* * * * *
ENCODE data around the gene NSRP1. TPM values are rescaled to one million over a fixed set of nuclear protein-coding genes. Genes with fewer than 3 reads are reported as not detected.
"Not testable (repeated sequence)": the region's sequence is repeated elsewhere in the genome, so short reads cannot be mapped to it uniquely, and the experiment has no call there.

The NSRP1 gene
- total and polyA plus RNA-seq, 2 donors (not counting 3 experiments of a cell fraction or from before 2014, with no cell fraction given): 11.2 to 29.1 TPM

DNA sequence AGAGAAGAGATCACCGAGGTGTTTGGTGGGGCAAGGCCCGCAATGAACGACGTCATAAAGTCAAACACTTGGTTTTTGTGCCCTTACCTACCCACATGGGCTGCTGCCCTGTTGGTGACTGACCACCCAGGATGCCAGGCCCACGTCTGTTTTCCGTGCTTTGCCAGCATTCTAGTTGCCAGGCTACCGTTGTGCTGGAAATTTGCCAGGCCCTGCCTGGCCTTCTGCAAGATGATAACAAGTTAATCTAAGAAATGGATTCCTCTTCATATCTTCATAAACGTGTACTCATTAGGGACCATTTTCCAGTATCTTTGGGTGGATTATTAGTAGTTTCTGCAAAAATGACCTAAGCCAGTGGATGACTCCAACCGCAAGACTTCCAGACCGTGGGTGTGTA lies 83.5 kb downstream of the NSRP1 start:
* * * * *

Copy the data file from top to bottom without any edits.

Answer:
ENCODE data around the gene NSRP1. TPM values are rescaled to one million over a fixed set of nuclear protein-coding genes. Genes with fewer than 3 reads are reported as not detected.
"Not testable (repeated sequence)": the region's sequence is repeated elsewhere in the genome, so short reads cannot be mapped to it uniquely, and the experiment has no call there.

The NSRP1 gene
- total and polyA plus RNA-seq, 2 donors (not counting 3 experiments of a cell fraction or from before 2014, with no cell fraction given): 11.2 to 29.1 TPM

DNA sequence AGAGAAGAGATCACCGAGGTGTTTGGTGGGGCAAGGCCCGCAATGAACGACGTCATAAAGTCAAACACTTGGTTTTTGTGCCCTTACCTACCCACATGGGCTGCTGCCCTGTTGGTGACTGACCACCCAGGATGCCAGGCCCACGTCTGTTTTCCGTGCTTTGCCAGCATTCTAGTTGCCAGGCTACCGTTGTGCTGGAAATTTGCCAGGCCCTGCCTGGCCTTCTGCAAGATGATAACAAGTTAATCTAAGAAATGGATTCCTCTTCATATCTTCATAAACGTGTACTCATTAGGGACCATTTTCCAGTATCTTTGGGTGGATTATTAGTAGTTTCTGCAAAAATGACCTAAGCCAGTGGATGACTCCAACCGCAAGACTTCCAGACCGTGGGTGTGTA lies 83.5 kb downstream of the NSRP1 start: